* Lower cost and easier design
* 100% backward compatible

Global Coal usage will continue to grow at 2.3% per year through 2018 and crude oil in the USA will reach all time production high by 2016

The US Energy Information Administration has its 2014 annual energy outlook.

The EIA projected that domestic oil production would increase by an average of 800,000 barrels a day annually through 2016, nearly reaching the 1970 historic high of 9.6 million barrels a day. The increase in domestic oil production should bring the imported share of oil supplies down to 25 percent in 2016 from the current 37 percent. Just a few years ago, the country imported half of its oil supplies.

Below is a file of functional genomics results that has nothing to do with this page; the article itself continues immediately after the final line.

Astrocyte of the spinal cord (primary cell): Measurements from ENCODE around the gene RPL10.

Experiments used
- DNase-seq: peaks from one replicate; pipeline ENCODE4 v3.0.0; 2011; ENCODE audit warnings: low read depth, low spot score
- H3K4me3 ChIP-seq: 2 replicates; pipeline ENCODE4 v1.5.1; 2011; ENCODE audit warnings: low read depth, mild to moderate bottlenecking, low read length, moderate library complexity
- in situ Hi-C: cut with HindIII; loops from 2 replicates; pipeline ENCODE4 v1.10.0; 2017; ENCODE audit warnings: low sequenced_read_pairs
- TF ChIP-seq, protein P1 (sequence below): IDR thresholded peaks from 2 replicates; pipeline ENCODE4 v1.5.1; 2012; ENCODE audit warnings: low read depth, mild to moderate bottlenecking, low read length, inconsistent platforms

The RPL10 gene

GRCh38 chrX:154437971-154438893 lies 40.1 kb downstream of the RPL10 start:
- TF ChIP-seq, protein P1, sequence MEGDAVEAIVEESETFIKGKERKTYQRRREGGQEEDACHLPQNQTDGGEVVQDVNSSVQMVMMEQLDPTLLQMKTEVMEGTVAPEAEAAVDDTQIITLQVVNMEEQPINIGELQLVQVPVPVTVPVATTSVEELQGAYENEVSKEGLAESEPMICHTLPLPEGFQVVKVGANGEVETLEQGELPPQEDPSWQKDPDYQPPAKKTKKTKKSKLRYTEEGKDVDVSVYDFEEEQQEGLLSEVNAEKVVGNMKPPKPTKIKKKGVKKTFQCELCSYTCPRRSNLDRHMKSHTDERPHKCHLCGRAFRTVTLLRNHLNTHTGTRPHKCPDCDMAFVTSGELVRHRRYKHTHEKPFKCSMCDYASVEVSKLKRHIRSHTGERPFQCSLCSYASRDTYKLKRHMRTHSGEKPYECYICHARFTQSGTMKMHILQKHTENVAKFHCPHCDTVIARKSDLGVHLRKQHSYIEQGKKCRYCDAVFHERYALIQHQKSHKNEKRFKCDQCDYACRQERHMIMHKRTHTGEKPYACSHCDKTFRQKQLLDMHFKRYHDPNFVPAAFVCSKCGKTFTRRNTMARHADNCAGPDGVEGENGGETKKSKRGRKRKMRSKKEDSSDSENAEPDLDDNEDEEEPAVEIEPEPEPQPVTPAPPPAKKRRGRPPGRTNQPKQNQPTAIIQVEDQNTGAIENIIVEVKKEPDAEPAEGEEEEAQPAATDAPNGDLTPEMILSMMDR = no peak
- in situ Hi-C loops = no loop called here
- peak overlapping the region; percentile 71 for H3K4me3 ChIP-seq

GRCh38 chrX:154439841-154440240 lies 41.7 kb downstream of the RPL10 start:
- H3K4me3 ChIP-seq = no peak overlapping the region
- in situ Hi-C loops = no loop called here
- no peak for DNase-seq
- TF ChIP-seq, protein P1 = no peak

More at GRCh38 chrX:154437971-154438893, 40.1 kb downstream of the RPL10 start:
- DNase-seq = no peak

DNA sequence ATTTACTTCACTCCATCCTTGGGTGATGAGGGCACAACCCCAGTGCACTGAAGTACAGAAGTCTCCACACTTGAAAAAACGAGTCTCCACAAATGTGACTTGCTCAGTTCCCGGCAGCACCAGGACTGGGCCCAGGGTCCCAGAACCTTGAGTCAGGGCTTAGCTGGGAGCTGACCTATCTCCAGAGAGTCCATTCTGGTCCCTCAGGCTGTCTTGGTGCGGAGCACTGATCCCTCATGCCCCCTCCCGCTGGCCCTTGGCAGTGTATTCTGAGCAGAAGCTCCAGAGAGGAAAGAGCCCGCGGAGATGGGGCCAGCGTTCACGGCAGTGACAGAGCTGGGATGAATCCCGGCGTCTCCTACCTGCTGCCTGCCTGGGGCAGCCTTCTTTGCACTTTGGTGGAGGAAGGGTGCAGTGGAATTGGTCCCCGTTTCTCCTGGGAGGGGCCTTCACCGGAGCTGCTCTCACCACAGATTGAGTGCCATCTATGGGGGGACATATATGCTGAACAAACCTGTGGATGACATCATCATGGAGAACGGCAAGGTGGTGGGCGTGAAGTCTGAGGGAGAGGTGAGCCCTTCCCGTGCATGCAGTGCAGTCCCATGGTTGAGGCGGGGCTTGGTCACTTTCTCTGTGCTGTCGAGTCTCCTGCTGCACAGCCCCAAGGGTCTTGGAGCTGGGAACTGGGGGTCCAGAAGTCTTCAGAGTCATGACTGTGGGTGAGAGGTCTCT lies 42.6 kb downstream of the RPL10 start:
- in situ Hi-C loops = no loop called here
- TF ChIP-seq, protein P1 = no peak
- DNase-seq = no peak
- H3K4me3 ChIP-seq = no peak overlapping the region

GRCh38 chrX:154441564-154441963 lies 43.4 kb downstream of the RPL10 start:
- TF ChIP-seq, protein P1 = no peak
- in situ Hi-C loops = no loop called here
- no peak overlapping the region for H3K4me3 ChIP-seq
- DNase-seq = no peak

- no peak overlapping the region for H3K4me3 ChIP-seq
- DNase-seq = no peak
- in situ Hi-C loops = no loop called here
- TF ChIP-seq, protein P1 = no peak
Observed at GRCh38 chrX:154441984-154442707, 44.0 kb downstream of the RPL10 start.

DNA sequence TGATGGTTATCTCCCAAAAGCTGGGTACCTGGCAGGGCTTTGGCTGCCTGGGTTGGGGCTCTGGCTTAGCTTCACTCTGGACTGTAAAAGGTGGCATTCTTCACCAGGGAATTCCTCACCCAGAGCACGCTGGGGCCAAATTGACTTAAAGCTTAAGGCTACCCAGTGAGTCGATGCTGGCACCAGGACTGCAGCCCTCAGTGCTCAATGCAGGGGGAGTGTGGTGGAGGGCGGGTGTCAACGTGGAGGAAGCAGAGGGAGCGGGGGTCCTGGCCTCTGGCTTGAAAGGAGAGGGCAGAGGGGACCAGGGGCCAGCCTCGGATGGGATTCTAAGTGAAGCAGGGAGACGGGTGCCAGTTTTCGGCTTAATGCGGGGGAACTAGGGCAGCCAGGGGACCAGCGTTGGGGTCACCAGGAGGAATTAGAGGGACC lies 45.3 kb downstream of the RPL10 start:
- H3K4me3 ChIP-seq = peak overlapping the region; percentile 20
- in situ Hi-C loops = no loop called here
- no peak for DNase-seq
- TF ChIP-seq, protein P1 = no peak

The EIA projects the world oil benchmark price over the next few years to $92 a barrel in 2017 from a 2012 average of $112 a barrel, which should translate into lower prices at the pump for consumers.

According to a separate report by the International Energy Agency, global consumption of coal is likely to continue to grow at “a relentless pace” through 2018.

The IEA projects the consumption of coal for electricity generation and heat accounted for more than three-fifths of the rise in global carbon dioxide emissions since 2000. Coal use increased by an average of 3.4 percent per year from 2007 to 2012, faster than the increase in either oil or natural gas. Consumption through 2018 is expected to increase by 2.3 percent a year, the I.E.A. said.

The agency, which represents 28 member countries, said that technology existed to make coal-fired power plants less polluting, but that a large proportion of the installations being built in emerging markets like India and Indonesia were inefficient. Using efficient technologies at these Asian plants would reduce carbon dioxide emissions by as much as all the wind turbines in Europe, the agency said.